Go for the burn – in your head


Rocky Bleier, former running back for the Pittsburgh Steelers, used intention to help the Steelers win the Super Bowl. His technique was to saturate his mind with the details of specific plays. He carried out mental rehearsals in the morning, before the team meal and last thing before drifting off to sleep every day of the two weeks before a game.
He also found it reassuring to run through the entire catalogue of moves one final time just before play. While sitting on the bench, he again rehearsed some 30 runs and 30 passes. No matter what the field threw up to him that day, he was determined to be ready.
Any modern coach of a competitive sport routinely offers training in some form of mental rehearsal, and often it’s touted as the decisive element separating the elite sportsperson from the second-division player.
National-level soccer players, for instance, are more likely to use imagery than those who remain at the provincial or local levels. Virtually all Canadian Olympic athletes use mental imagery.
The most successful internal rehearsal involves imagining the sports event from the athlete’s perspective as though he or she is actually competing. It amounts to a mental trial run. The athlete envisages the future in minute detail as it is unfolding. Champion athletes forecast and rehearse every aspect of the situation, and the steps they should take to overcome any possible setbacks.

A thought or an action?
But how can simply thinking about a future performance actually affect the day of the event? Some clues come from intriguing brain research with electromyography (EMG). EMG offers a real-time snapshot of the brain’s instructions to the body – when and where it tells it to move – by recording every electrical impulse sent from motor neurons to specific muscles to cause a contraction.
Ordinarily, EMG offers doctors a useful tool to diagnose neuromuscular disease and to test whether muscles respond appropriately to stimulation.
But EMG has also been employed to solve an interesting scientific conundrum: can the brain differentiate between a thought and an action?
Does the thought of an action create the same pattern in neurotransmission as the action itself? This very question was tested by wiring a group of skiers to EMG equipment while they were carrying out mental rehearsals.
As the skiers mentally rehearsed the downhill runs, the electrical impulses heading to their muscles were just the same as those they used to make turns and jumps actually skiing the run. The brain sent the same instructions to the body, whether the skiers were simply thinking of a particular movement or actually carrying it out.
Thought produced the same mental instructions as action.
Research with EEGs has shown that the electrical activity produced by the brain is identical, whether we are thinking about doing something or actually doing it. In weightlifters, for instance, EEG patterns in the brain that would be activated to produce the actual motor skills are activated while the skill is simply being simulated mentally.
Just the thought is enough to produce the neural instructions to carry out the physical act.
Laying down train tracks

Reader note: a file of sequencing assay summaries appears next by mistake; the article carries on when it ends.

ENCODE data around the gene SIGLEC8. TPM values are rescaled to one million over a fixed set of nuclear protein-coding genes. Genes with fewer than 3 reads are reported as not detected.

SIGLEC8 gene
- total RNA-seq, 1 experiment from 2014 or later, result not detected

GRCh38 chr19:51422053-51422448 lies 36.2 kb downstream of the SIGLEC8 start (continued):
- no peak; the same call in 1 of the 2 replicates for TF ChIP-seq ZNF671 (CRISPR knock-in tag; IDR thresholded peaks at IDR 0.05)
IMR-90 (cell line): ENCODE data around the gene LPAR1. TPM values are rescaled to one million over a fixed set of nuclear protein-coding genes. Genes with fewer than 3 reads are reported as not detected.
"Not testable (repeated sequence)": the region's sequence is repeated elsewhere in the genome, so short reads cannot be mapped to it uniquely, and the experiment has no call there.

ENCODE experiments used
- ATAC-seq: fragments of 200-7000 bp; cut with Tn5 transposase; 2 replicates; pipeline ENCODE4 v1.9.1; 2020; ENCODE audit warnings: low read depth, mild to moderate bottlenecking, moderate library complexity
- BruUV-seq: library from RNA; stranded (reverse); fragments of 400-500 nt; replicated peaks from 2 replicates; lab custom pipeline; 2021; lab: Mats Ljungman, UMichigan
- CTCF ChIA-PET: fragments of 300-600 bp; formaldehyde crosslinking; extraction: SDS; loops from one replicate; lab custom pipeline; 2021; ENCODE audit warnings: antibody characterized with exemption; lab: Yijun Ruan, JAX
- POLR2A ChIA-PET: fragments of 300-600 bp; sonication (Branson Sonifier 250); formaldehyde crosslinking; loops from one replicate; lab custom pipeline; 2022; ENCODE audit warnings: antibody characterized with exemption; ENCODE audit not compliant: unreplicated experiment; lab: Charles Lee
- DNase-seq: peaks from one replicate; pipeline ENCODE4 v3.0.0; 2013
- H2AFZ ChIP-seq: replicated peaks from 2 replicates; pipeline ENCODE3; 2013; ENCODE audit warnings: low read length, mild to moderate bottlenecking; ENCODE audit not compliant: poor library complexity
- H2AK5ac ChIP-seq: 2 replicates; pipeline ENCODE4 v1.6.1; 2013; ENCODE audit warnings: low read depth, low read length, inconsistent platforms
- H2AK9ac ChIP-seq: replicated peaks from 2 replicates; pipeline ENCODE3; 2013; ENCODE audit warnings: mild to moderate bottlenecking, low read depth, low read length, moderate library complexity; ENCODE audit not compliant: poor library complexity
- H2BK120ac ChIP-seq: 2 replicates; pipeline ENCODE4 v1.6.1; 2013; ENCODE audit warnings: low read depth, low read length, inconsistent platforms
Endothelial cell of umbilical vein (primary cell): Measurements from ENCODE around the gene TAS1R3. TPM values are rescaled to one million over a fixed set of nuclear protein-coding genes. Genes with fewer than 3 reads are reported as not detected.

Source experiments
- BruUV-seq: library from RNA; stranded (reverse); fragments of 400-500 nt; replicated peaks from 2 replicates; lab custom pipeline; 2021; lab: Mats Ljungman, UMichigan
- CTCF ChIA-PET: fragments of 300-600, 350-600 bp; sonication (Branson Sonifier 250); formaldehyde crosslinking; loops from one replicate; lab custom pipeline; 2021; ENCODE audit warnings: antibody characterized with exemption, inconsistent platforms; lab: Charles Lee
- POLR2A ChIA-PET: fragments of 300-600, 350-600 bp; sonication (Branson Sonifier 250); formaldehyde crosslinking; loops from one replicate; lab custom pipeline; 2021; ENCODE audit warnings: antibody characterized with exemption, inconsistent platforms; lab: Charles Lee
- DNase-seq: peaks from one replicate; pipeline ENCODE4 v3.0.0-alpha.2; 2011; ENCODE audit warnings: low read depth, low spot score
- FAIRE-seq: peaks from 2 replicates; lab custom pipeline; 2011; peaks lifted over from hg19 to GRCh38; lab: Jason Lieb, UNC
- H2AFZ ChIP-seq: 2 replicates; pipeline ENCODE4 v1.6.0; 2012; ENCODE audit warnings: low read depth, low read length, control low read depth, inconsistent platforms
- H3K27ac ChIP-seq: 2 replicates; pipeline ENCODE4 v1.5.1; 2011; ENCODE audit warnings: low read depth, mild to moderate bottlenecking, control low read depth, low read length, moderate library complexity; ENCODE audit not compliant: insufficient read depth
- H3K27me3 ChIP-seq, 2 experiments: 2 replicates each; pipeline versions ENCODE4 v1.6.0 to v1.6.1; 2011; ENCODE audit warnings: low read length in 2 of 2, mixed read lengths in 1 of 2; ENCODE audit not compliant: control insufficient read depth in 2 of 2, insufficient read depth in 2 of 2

Based on this research, scientists have posted some interesting theories of how mental rehearsal works. One school of thought proposes that mental rehearsal creates the neural patterns necessary for the real thing. As though the brain was simply another muscle, these rehearsals train the brain to facilitate the moves more easily during the actual performance.
When an athlete performs, the nerves that signal to the muscles along a particular pathway are stimulated and the chemicals that have been produced remain there for a short period. Any future stimulation along the same pathways is made easier by the residual effects of the earlier connections. We get better at physical tasks because our signaling from intention to action has already been forged.
It’s not unlike a train track laid down through wild, inhospitable country. Future performances improve because your brain already knows the route and follows the track already laid down.
Because the brain does not distinguish between doing something specific and just thinking about doing it, mental rehearsal lays down the tracks just as well as physical practice does. The nerves and muscles create a pathway just as sound as one produced through repeated practice.
Working out virtually
Beside improving performance, mental intention can produce actual physiological changes. Guang Yue, an exercise psychologist at Cleveland Clinic Foundation in Ohio, carried out research comparing participants who went to the gym with those who carried out a virtual workout in their heads.
Those who regularly visited the gym were able to increase their muscle strength by 30 per cent. But even those who remained in their armchairs and ran through a mental rehearsal of the weight training in their minds increased muscle power by almost half as much.
Volunteers between 20 and 35 years old imagined flexing one of their biceps as hard as they could during daily training sessions carried out five times a week.
After ensuring that the participants were not doing any actual exercise, including tensing their muscles, the researchers discovered an astonishing 13.5 per cent increase in muscle size and strength after just a few weeks, an advantage that remained for three months after the mental training stopped.
In 1997, Dr David Smith at Chester College came up with similar results: participants who worked out could achieve 30 per cent increases in strength, while those who just imagined themselves doing the training achieved a 16 per cent increase.
A pure directed intention can give you the burn almost as well as any workout.

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